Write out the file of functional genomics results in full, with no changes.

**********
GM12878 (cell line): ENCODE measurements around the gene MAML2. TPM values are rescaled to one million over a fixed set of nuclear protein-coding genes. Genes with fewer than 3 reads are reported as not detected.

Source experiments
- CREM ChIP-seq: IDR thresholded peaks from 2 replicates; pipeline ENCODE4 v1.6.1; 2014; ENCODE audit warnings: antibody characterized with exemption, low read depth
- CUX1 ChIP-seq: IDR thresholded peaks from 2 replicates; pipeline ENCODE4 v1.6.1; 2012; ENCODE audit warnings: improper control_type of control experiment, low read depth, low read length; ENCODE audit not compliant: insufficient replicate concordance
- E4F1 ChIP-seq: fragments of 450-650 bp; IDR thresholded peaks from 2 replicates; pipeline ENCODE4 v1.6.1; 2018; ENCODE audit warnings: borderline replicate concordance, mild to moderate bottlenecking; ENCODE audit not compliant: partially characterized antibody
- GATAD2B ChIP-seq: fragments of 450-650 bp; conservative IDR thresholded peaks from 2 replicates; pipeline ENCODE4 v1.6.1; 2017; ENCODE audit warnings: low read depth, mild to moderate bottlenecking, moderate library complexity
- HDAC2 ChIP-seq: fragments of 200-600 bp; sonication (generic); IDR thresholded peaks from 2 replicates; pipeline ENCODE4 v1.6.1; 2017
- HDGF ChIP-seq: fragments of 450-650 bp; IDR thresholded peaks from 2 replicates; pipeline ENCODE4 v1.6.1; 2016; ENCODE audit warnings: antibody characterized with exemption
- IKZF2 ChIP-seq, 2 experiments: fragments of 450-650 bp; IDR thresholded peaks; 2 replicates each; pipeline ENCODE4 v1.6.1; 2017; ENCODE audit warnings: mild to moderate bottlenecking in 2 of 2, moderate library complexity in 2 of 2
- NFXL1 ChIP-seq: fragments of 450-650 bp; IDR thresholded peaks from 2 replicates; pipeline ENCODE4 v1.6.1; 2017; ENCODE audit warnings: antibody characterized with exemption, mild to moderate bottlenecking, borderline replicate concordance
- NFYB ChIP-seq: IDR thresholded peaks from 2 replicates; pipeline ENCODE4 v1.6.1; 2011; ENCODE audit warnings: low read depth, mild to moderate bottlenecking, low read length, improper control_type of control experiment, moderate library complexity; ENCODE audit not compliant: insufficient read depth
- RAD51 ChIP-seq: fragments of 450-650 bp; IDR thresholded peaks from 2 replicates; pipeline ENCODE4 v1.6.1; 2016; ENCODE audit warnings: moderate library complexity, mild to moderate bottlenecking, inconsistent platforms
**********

GM12878 (cell line): ENCODE measurements around the gene MAML2. TPM values are rescaled to one million over a fixed set of nuclear protein-coding genes. Genes with fewer than 3 reads are reported as not detected.

Source experiments
- CREM ChIP-seq: IDR thresholded peaks from 2 replicates; pipeline ENCODE4 v1.6.1; 2014; ENCODE audit warnings: antibody characterized with exemption, low read depth
- CUX1 ChIP-seq: IDR thresholded peaks from 2 replicates; pipeline ENCODE4 v1.6.1; 2012; ENCODE audit warnings: improper control_type of control experiment, low read depth, low read length; ENCODE audit not compliant: insufficient replicate concordance
- E4F1 ChIP-seq: fragments of 450-650 bp; IDR thresholded peaks from 2 replicates; pipeline ENCODE4 v1.6.1; 2018; ENCODE audit warnings: borderline replicate concordance, mild to moderate bottlenecking; ENCODE audit not compliant: partially characterized antibody
- GATAD2B ChIP-seq: fragments of 450-650 bp; conservative IDR thresholded peaks from 2 replicates; pipeline ENCODE4 v1.6.1; 2017; ENCODE audit warnings: low read depth, mild to moderate bottlenecking, moderate library complexity
- HDAC2 ChIP-seq: fragments of 200-600 bp; sonication (generic); IDR thresholded peaks from 2 replicates; pipeline ENCODE4 v1.6.1; 2017
- HDGF ChIP-seq: fragments of 450-650 bp; IDR thresholded peaks from 2 replicates; pipeline ENCODE4 v1.6.1; 2016; ENCODE audit warnings: antibody characterized with exemption
- IKZF2 ChIP-seq, 2 experiments: fragments of 450-650 bp; IDR thresholded peaks; 2 replicates each; pipeline ENCODE4 v1.6.1; 2017; ENCODE audit warnings: mild to moderate bottlenecking in 2 of 2, moderate library complexity in 2 of 2
- NFXL1 ChIP-seq: fragments of 450-650 bp; IDR thresholded peaks from 2 replicates; pipeline ENCODE4 v1.6.1; 2017; ENCODE audit warnings: antibody characterized with exemption, mild to moderate bottlenecking, borderline replicate concordance
- NFYB ChIP-seq: IDR thresholded peaks from 2 replicates; pipeline ENCODE4 v1.6.1; 2011; ENCODE audit warnings: low read depth, mild to moderate bottlenecking, low read length, improper control_type of control experiment, moderate library complexity; ENCODE audit not compliant: insufficient read depth
- RAD51 ChIP-seq: fragments of 450-650 bp; IDR thresholded peaks from 2 replicates; pipeline ENCODE4 v1.6.1; 2016; ENCODE audit warnings: moderate library complexity, mild to moderate bottlenecking, inconsistent platforms